Promise keeps man seeking truth behind sister's death

This Just In...

January 06, 2003|By Dan Rodricks

I HAVE BEEN thinking about Karl Fischer, off and on, for more than a month now, and he came to mind again the other day when I tossed a stick into a creek on a Baltimore County farm and watched it disappear through a frothy riffle downstream.

Some things are easy to cast away. Some things, like the promise Karl Fischer made 24 years ago, remain at hand forever.

Fischer holds fast to something from his past -- the death of his sister -- and he can't let go, can't accept the final speculations of the coroner and the Baltimore County police, who moved on to other matters after an investigation in the winter of 1979. But Fischer clings to the belief that his sister's death was no accident.

He can't let go, can't drop the stick in the creek.

I think I'd feel the same way.

Fischer, a retired veterinarian in California, has twice placed ads in Baltimore newspapers, including The Sun, offering a $50,000 reward to anyone offering information leading to a conviction in the "suspicious death of Hanne Fischer Plum" on Dec. 11 or 12, 1978, on Benson Mill Road in an area known locally as Berean (more generally as Sparks), Baltimore County. The first ads, in The Sun and News American, ran in February 1979. Another ran in the Sun classifieds in November 2002.

"I know other people know what happened," Fischer said the other day. "After more than 20 years, alliances break down, and people will talk who didn't talk before."

Twenty-four years after his sister's death, Fischer still believes Plum was beaten to death -- and not the victim of a car accident. He thinks that the medical examiner botched the case and that the police investigation was cursory.

Hanne Plum's body was found behind the steering wheel of her beige 1966 Pontiac. The car had come to rest in a shallow ditch near a stream along Benson Mill, at Dubbs Road, not far from Plum's former home, during the night of Dec. 11 or the morning of Dec. 12.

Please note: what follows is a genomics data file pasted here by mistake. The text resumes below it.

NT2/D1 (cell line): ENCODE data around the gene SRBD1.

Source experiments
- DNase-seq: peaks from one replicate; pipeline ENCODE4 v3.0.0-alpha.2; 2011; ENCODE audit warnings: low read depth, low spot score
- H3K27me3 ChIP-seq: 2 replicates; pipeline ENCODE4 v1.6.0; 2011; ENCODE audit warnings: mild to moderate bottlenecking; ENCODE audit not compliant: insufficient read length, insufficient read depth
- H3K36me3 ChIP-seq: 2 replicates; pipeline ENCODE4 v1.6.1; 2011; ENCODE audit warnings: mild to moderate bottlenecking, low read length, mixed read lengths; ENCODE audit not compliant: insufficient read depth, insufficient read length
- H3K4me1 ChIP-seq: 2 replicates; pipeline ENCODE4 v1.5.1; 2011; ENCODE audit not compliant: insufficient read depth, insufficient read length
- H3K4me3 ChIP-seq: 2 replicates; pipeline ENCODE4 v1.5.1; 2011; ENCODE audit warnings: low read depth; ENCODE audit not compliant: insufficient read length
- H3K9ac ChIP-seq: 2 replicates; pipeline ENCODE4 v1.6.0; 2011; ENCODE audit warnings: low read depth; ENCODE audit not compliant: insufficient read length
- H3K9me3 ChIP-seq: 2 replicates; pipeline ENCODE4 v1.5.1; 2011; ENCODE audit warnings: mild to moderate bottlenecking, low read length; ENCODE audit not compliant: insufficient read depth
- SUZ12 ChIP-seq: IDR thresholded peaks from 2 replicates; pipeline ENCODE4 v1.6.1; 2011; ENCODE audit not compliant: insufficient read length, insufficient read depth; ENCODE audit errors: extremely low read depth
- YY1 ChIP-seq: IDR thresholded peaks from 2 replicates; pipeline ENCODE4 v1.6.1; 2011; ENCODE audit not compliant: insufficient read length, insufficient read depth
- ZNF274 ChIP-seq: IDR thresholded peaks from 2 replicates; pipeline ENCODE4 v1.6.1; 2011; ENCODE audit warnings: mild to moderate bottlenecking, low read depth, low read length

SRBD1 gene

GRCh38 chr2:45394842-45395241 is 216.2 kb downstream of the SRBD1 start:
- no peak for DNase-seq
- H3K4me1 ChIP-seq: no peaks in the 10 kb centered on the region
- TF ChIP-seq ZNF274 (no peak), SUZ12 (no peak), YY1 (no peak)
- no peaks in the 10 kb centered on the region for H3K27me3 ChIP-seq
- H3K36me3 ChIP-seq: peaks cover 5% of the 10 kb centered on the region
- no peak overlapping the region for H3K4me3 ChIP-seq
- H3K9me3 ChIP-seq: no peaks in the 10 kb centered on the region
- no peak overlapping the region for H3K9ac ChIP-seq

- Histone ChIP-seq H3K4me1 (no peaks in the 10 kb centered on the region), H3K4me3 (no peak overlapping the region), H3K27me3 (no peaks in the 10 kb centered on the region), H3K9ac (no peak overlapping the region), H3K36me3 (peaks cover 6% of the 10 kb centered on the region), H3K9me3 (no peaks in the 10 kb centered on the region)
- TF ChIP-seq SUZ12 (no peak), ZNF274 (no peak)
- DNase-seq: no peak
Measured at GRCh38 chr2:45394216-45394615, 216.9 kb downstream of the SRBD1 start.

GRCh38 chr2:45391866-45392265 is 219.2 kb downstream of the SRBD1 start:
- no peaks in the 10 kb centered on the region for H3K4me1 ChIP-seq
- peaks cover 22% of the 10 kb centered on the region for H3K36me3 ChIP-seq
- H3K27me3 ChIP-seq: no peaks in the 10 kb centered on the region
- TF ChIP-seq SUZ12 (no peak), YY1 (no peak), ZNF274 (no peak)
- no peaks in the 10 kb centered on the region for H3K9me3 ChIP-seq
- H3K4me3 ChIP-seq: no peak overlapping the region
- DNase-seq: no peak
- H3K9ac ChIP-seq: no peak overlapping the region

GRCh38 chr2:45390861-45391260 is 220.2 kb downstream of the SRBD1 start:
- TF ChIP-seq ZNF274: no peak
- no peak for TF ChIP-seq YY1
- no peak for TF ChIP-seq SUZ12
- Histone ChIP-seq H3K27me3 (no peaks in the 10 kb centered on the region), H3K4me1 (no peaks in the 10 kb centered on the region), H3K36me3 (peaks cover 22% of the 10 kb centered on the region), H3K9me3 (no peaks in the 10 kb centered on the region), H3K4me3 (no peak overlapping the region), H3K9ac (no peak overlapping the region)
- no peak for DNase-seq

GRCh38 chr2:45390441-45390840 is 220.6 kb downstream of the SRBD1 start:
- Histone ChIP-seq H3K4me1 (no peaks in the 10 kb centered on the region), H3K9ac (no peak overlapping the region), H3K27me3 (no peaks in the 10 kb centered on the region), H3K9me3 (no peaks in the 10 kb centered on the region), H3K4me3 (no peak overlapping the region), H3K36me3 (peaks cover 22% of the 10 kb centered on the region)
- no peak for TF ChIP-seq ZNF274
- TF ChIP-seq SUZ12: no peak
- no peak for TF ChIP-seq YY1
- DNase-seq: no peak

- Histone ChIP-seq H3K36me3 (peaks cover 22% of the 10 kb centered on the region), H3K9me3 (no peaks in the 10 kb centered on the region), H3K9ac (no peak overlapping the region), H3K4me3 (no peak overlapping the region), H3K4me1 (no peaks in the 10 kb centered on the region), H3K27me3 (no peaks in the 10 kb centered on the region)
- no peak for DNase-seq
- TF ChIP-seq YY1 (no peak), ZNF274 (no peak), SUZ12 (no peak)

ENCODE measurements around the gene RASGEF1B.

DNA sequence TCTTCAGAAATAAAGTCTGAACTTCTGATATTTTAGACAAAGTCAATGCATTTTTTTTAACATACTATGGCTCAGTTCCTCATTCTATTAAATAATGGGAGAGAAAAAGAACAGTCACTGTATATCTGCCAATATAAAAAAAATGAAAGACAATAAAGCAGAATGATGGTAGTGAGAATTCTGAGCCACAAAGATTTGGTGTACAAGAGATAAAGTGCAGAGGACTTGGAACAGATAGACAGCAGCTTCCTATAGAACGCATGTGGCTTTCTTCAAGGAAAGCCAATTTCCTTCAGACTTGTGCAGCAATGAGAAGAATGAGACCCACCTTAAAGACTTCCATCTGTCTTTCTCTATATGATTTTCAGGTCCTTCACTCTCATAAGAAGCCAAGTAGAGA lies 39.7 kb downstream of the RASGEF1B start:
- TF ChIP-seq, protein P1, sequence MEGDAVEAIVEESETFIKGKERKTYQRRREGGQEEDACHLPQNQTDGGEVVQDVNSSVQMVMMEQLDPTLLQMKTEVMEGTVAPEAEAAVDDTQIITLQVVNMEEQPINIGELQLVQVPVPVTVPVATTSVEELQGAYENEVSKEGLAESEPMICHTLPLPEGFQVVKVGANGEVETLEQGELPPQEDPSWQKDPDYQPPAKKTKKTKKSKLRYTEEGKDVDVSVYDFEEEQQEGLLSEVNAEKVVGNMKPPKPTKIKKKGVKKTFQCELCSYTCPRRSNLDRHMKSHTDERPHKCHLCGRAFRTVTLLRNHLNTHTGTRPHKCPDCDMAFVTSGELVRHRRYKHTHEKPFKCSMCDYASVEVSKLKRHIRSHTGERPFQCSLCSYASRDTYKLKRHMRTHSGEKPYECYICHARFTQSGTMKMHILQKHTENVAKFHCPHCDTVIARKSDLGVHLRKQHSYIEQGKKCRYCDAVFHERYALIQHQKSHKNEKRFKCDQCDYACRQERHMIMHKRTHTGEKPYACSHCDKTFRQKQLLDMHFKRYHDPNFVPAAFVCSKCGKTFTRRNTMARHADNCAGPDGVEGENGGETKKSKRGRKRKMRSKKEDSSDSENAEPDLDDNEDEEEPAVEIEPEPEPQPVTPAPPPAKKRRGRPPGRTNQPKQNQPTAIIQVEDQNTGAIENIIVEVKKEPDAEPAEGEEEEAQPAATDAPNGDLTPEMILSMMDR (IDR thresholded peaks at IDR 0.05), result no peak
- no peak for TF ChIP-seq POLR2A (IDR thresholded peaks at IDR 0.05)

A passing motorist spotted her car about 7 a.m. and the responding ambulance crew discovered bruises on her head and scratches on her face.

At first, police believed Plum, who was 54 and estranged from her husband, could not have died from trauma related to the accident.

"We are not convinced the bruises came in the accident," a Baltimore County police spokesman said shortly after Plum's death, heightening the aura of mystery around the case.

But by January 1979, police were dismissing suggestions that Plum had been killed by someone and placed in the car. The case was said to be open but not under "active" investigation.

By May, a story in The Evening Sun, appearing under the headline, "Her death no longer suspicious," reported that police appeared to be convinced that the bruises on Plum's head were consistent with those caused by a car accident.

Though the cause of death remains to this day officially "undetermined," police went to some effort in the spring of 1979 to put the case to rest.

They said Plum's head might have struck a chrome strip between the front window and roof of the Pontiac. The bruise on Plum's arm could have been caused by a window knob in the car's interior. Police even speculated that exposure -- the overnight temperatures had been in the teens -- might have contributed to Plum's death. Scratches on her face might have been from contact with bushes around the ditch where her car came to rest.

"Ludicrous," Karl Fischer says from his home in San Anselmo, Calif. "Her [driver's side] window was open only slightly and there were no bushes on the embankment. It was an open meadow."

Fischer has never accepted the police and coroner conclusions. He believes his sister's injuries -- particularly the two strange-looking bruises on her head -- were too severe to have been caused by the Pontiac's rolling off a road, down a mild embankment and coming to rest with only $100 worth of damage done to the car.

And there's another reason Fischer has always suspected foul play -- several days before her death Plum told him that she feared she would be killed.

"Her last will and testament was in the typewriter at her lawyer's office, incomplete, when she died," Fischer says.

Since his latest ad appeared in The Sun, Fischer has received "very helpful" phone calls and letters, one of which named a woman in North Carolina and suggested she be questioned about Plum's death. Another letter was from a man who had been a neighbor of Plum's while she lived on Yeoho Road, near where her body was found.

Fischer is still deciding what to do with the new information; he's worried that police will not be willing to take another look at the case -- nearly a quarter-century after they dropped it.

But Hanne Plum's younger brother can't drop it. He lives with it. He made a promise.

"If I get killed," Plum told Fischer in a telephone conversation just days before her death, "please investigate it thoroughly."

"If anybody kills you," Fischer told his sister, "you can bet your bottom dollar that I will."

He's betting $50,000 that an elusive truth will finally flow his way.

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